At the receiver position the Owls feature a stable of playmakers that often go overlooked due to the success of the running game and run-first gameplan the Owls bring to gameday. Junior playmaker Jordan Taylor is the biggest threat at receiver and will be dangerous in one-on-one coverage if the Bulldogs are determined to commit to stopping the run with eight men in the box. The emergence of Dennis Parks as of late has given the Owls another big play threat in passing game, if McHaruge can find rhythm with his receivers in the passing game, it will go a long way in helping Rice and their offense put points on the board.
The Owls bring in their 4-2-5 defense which features a couple of playmaking standouts at the corner position. Phillip Gaines and Bryce Callahan gave the Owls arguably the top corner duo in all of Conference USA. Phillip Gaines is considered the shutdown corner and wasn't tested all that often and when he was, more times than not, he made the opposing quarterback pay. Callahan was often picked on, due to his 5-foot-9 stature but was a steady playmaker. What he lacks in size he makes up with in pure athletic ability.
Owls "Kat" defender Paul Porras has made a habit of finding the football and is the team's second leading tackler behind linebacker Michael Kutzler with 76 tackles. Kutzler who has played this season for the injured Cameron Nwosu has filled in nicely with 86 tackles, including six tackles-for-loss and two sacks.
Up front the Owls are anchored by Canadian standout defensive tackle Christian Covington, the son of CFL Hall of Famer Grover Covington who holds the all-time sack record in CFL. Covington gives the Owls a boost in the middle of the defensive line and is very powerful and explosive. Has been a savior in rush defense throughout the season with 51 tackles from his defensive tackle spot. Covington has also accounted for four sacks.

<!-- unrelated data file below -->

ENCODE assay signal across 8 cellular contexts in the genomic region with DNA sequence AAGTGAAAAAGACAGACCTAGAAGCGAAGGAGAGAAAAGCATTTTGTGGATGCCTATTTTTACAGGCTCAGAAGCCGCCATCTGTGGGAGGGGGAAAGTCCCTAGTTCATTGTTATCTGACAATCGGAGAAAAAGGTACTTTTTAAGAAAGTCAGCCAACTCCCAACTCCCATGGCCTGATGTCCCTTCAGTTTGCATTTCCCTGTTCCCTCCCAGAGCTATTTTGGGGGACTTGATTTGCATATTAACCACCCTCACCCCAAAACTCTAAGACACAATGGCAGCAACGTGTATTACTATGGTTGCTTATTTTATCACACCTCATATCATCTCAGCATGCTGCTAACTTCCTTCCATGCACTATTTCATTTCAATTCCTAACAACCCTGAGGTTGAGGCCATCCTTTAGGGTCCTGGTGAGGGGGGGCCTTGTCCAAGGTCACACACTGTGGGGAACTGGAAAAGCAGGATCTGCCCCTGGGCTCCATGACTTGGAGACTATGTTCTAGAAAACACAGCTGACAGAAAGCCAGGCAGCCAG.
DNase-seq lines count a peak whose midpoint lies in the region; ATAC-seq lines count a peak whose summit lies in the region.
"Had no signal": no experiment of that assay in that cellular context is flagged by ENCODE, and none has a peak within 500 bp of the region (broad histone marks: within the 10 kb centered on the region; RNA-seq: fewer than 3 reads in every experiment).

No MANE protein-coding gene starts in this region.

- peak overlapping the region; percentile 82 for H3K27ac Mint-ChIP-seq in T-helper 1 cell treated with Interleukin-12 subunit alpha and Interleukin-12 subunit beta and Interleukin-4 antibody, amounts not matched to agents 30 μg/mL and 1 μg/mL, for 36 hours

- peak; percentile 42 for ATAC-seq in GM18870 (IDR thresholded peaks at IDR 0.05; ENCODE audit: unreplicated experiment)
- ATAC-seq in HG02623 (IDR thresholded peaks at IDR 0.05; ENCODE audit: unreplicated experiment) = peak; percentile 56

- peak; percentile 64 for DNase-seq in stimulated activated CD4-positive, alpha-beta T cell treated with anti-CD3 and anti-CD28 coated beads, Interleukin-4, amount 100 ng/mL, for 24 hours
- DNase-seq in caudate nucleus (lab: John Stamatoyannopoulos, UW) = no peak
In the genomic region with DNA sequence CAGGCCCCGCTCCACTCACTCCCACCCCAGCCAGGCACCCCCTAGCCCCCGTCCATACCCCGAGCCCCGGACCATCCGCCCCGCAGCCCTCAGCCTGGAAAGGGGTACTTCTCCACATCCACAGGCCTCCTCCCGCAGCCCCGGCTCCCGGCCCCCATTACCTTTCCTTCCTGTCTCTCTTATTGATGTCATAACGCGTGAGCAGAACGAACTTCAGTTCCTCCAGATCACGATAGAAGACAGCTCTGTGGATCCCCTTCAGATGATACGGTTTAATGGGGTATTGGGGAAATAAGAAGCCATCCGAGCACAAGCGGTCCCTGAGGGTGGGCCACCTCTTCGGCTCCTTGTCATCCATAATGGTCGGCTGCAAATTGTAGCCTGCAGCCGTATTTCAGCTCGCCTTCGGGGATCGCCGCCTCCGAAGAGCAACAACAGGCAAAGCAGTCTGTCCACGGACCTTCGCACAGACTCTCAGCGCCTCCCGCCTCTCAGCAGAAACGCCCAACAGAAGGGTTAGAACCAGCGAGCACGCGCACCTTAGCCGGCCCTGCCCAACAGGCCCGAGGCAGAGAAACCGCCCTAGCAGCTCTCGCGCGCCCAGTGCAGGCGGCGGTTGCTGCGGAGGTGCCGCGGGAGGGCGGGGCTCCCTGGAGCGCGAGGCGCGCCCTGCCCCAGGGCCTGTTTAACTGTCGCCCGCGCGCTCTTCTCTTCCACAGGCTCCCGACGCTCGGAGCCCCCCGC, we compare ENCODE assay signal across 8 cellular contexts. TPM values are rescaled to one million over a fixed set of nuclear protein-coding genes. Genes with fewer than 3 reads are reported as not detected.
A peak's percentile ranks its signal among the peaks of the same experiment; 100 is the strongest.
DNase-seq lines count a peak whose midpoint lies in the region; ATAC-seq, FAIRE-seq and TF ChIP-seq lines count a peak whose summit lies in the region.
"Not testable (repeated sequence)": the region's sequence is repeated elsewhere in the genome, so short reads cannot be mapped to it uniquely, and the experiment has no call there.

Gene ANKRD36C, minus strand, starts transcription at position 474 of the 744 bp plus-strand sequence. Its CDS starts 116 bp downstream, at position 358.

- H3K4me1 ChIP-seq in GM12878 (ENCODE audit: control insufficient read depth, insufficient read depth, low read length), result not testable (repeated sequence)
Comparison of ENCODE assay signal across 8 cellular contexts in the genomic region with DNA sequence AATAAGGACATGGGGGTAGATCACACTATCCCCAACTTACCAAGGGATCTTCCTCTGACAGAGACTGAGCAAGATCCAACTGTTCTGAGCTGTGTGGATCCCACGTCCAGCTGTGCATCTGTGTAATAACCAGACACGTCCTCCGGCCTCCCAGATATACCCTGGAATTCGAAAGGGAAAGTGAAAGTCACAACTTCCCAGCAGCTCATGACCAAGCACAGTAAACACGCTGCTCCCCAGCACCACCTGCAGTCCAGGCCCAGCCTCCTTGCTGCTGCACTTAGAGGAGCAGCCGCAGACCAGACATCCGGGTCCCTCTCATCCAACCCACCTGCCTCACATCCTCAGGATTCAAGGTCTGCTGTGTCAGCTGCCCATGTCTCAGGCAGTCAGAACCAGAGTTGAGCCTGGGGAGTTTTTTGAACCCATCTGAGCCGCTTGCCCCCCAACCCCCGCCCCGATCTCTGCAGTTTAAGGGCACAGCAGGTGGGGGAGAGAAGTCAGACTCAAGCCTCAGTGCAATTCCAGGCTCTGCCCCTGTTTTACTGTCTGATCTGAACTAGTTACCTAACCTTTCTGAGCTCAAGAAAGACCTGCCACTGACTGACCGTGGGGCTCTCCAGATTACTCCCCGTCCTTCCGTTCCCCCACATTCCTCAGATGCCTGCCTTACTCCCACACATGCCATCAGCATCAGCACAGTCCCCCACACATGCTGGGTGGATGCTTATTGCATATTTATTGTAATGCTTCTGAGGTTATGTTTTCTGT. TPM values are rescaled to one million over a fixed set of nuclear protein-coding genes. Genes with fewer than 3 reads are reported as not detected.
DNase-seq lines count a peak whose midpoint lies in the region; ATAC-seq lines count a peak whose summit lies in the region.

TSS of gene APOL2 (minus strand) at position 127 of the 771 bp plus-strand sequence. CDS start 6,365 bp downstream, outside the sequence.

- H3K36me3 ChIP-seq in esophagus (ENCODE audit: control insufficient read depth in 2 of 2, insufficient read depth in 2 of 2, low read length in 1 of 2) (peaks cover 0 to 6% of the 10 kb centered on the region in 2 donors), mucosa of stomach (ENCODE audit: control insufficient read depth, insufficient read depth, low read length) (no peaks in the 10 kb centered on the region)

Defensive end Cody Bauer is another name to keep an eye on. Bauer has 9.5 tackles-for-loss and a team-high 4.5 sacks.
The Owls defense is quite stingy when they are on their A game, but that's exactly what has plagued this defense throughout the course of 2013. They've been somewhat inconsistent and their biggest struggle has been limiting big plays, even when they're playing at the top of their form, opposing offenses have usually found ways to hit the Owls with a big play here and there, whether it is from a result of a broken tackle or a broken play. They have been playing their best football the last few weeks of the season and we should all be in for a New Years Eve treat next Tuesday.